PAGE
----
The Anad Foundation, theItalian Embassy & the Italian Cultural Center

Soundscapes by Sara Michieletto, Bhai Baldeep Singh and Madan Gopal Singh

6.15 pm, Monday, February 8, 2010
The Tagore Theatre, Sector 18-A, Chandigarh


Water flows as time flies,
memory is retained
until the waters evaporate.
Vapour carries the indelible
the stains
of a tear that once flowed
a smile once adorned
a thought realized.
Shattered innumerous times
a soil soiled by the greedy.
Yet, affords a response with
a melancholy note
a gay like beat
even a revelation,
a phulkari.

Bhai Baldeep Singh


Even though the five rivers of Punjab evoke different and at times contradictory emotions, they constitute for me, as for many others, the image through which I imagine my cultural location in the cosmos. They seem to embody a sense of the mysterious as when we look at their ever-gurgling energy with awe and wonderment. The texts extolling this aspect of the rivers Sutlej and Beas are found in the Rig Vedas. The former also has rich religious connotations especially for the Sikh community as we try to map the rise of the Khalsa. On a mystical level, Guru Nanak's epiphanic self-realization has a definitive, almost umbilical, link to the river Bein. The river Chenab is forever etched in our cultural memory as an impassioned and possibly even as a dark metaphor for most of our love legends from Heer-Ranjha to Sohini-Mahiwal. Once in a while, these rivers also function as the almost supremely indifferent agency of nature - destructive and brutal in their unfathomed raw energy. The rivers also link us up to the very idea of the other in a sort of a cultural, topography elan. We become ever so spontaneously tied up with the so many imagined others - Greece, Tibet, China, Sind, Samarkand....

Madan Gopal Singh


Founded in the 5th century and spread over 118 small islands formed by 177 canals in a shallow lagoon, Venice is an extraordinary architectural masterpiece in which even the smallest building contains works by some of the world's greatest artists. Somehow, the water preserved it.
The waters of the lagoon are calm and quiet. In them you will not see reflected the restless rhythm of our times. Walking in the narrow streets, among the canals, steps' noise or people's voices and the waves' sound is what you hear. The water, reflecting the sky, multiplies the melancholy of a foggy autumn day, while in spring the sun will shine on the lagoon with a very shimmering light. Sometimes, with the tide, the waters will rise and cover the whole San Marco square, magically hiding the paths and mirroring the sky, as if the city were hanging mid-air.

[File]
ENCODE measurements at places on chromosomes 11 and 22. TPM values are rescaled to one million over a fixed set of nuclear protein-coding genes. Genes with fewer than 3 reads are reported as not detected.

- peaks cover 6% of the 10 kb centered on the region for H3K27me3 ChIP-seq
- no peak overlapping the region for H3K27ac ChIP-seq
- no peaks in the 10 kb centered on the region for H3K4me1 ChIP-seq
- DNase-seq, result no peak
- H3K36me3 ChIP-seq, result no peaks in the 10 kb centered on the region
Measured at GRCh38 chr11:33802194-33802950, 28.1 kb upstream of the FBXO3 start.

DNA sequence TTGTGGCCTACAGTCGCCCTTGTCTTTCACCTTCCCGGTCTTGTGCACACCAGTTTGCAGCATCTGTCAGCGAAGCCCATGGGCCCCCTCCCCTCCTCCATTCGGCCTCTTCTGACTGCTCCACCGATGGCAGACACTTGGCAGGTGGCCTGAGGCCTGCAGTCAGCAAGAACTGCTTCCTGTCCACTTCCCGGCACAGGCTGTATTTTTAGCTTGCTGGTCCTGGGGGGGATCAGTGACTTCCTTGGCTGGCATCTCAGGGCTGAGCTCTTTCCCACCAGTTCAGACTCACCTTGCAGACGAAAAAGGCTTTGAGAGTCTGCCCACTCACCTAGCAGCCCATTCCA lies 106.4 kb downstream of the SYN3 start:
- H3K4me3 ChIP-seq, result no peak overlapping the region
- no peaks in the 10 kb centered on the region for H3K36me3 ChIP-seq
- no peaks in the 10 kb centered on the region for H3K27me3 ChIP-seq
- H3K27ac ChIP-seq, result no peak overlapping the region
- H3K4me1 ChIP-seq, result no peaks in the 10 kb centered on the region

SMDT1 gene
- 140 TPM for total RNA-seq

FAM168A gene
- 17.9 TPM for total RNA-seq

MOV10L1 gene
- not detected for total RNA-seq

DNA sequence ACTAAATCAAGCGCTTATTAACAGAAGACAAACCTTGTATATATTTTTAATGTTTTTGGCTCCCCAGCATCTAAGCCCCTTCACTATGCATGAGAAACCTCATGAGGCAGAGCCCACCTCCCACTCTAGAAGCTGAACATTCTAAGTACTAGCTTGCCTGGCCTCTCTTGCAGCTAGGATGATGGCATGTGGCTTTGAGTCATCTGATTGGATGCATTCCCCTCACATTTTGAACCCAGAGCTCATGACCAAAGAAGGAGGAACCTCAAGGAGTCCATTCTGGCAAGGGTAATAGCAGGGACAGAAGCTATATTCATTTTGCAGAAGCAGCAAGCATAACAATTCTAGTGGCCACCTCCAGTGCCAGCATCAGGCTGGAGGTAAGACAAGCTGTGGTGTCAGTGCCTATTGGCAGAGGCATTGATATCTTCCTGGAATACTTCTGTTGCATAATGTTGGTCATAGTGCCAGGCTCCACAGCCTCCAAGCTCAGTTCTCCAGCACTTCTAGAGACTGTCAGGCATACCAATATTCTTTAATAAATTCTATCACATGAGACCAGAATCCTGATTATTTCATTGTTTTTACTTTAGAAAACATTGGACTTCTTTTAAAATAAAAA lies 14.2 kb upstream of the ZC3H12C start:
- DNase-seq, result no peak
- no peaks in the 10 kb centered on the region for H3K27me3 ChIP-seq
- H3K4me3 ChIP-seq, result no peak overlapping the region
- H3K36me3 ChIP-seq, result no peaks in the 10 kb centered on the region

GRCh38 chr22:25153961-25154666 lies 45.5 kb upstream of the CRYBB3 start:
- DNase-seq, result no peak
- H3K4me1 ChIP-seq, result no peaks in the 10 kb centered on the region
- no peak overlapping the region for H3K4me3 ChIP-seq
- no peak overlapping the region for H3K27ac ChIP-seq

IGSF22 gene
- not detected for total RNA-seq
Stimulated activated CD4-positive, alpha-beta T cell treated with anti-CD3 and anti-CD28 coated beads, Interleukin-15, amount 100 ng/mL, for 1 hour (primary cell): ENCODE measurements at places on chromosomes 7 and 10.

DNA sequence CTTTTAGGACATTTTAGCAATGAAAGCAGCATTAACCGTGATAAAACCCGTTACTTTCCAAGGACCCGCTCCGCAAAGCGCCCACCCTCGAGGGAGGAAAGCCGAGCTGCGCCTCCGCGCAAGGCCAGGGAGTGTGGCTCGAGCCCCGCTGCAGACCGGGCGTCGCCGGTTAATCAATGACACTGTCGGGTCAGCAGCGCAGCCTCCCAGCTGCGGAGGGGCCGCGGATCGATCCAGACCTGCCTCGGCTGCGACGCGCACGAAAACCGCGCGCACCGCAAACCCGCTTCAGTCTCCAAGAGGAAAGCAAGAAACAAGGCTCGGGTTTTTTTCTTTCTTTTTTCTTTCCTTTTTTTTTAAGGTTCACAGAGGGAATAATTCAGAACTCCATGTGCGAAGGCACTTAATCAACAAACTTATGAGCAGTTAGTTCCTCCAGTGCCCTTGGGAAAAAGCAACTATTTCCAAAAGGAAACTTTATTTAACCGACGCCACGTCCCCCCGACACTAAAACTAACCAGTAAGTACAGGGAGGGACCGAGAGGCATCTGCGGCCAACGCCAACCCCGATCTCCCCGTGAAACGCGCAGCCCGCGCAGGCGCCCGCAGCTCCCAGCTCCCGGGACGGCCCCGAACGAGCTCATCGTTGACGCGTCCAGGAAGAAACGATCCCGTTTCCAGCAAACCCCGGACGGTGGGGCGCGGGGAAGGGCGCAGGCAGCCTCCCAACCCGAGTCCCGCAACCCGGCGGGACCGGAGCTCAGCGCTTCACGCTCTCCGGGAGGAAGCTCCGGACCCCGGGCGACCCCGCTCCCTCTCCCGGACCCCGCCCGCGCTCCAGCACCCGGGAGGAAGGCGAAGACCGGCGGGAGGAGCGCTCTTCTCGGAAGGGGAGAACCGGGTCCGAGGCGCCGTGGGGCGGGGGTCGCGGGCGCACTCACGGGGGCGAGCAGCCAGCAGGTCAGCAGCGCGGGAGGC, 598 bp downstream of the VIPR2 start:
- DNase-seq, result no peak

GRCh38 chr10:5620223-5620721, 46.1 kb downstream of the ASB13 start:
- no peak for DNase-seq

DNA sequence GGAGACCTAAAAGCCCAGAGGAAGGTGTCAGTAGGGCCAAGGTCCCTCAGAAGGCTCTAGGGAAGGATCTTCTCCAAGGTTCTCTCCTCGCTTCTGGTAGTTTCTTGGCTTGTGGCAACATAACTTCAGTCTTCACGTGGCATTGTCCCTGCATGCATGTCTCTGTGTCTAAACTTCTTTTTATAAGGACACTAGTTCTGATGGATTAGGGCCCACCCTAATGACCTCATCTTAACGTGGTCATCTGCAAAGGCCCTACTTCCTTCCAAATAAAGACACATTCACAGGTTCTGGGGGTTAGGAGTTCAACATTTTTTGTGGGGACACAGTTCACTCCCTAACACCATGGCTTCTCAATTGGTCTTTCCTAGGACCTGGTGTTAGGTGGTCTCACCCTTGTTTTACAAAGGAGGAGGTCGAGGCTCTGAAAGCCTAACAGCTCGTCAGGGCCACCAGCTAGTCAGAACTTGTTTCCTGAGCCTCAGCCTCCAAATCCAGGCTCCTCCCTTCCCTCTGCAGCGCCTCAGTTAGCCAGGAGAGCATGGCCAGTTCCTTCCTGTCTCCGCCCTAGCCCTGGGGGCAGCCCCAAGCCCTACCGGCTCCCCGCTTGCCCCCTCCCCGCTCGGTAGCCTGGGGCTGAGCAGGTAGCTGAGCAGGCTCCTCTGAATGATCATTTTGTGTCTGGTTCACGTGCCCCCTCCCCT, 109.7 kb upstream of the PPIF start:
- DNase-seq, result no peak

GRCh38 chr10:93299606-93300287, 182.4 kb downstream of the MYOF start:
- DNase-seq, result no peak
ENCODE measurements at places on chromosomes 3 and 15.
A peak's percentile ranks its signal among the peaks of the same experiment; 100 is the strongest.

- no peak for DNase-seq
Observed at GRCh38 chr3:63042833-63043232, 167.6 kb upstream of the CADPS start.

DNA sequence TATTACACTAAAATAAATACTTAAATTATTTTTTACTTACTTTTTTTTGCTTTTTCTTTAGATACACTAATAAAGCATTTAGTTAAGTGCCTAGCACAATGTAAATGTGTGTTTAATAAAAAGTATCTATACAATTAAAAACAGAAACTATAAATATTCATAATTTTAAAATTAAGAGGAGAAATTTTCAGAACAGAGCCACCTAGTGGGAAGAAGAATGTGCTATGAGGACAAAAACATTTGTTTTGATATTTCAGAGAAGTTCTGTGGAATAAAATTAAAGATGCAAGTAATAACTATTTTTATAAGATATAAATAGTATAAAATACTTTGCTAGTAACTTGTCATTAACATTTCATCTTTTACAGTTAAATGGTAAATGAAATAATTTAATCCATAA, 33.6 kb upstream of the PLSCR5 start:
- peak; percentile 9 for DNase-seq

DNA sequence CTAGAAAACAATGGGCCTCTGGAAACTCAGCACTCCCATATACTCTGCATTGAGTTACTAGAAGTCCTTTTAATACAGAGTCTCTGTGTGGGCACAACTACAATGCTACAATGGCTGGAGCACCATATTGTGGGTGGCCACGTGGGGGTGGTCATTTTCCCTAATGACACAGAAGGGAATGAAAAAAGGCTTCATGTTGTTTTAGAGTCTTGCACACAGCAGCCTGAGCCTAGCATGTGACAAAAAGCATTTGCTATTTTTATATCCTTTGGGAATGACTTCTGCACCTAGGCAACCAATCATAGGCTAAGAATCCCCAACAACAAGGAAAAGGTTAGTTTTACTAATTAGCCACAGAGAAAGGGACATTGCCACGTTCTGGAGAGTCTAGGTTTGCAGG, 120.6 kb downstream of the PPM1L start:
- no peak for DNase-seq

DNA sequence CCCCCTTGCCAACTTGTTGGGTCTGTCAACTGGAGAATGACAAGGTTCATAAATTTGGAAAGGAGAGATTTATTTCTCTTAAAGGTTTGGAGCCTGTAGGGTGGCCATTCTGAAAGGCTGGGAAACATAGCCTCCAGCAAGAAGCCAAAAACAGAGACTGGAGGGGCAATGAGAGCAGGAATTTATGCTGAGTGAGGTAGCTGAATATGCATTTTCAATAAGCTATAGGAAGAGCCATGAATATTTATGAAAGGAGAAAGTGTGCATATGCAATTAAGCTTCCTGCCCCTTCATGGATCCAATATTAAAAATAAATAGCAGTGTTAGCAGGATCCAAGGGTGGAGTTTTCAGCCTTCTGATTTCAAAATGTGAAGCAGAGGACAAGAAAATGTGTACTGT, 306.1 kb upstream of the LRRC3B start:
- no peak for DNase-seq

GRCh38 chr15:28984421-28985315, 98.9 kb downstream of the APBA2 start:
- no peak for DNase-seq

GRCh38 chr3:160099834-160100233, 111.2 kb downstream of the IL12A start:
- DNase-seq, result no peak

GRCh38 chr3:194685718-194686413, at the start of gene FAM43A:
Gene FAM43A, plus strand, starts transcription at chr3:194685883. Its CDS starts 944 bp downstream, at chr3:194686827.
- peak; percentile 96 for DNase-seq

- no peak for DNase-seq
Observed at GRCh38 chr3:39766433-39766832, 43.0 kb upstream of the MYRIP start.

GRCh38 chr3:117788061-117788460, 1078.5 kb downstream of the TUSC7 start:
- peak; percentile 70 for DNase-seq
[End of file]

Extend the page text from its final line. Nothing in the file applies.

Venice has played an important role in the development of the Western classical music: the Venetian state - i.e. the medieval Maritime Republic of Venice - was popularly called the "Republic of Music", and an anonymous Frenchman of the 1600's is said to have remarked that "In every home, someone is playing a musical instrument or singing. There is music everywhere."
During the 16th century, Venice became one of the most important musical centers of Europe, marked by a characteristic style of composition (the Venetian school) and the development of the Venetian poly-choral style. By the end of the century, Venice was famous for the splendor of its music, as exemplified in the "colossal style" of Andrea and Giovanni Gabrieli, which used multiple choruses and instrumental groups. Venice was also the home of many famous composers during the baroque period, such as Antonio Vivaldi and Tomaso Albinoni, and women too had an important place in the musical landscape of that time: in the Ospedale della Pietà orphans and noble girls were superbly performing and composing music.
I believe that the slow flowing of the water and the tides played an essential role in the rhythm and the creation of those wonderful music masterpieces.

Sara Michieletto

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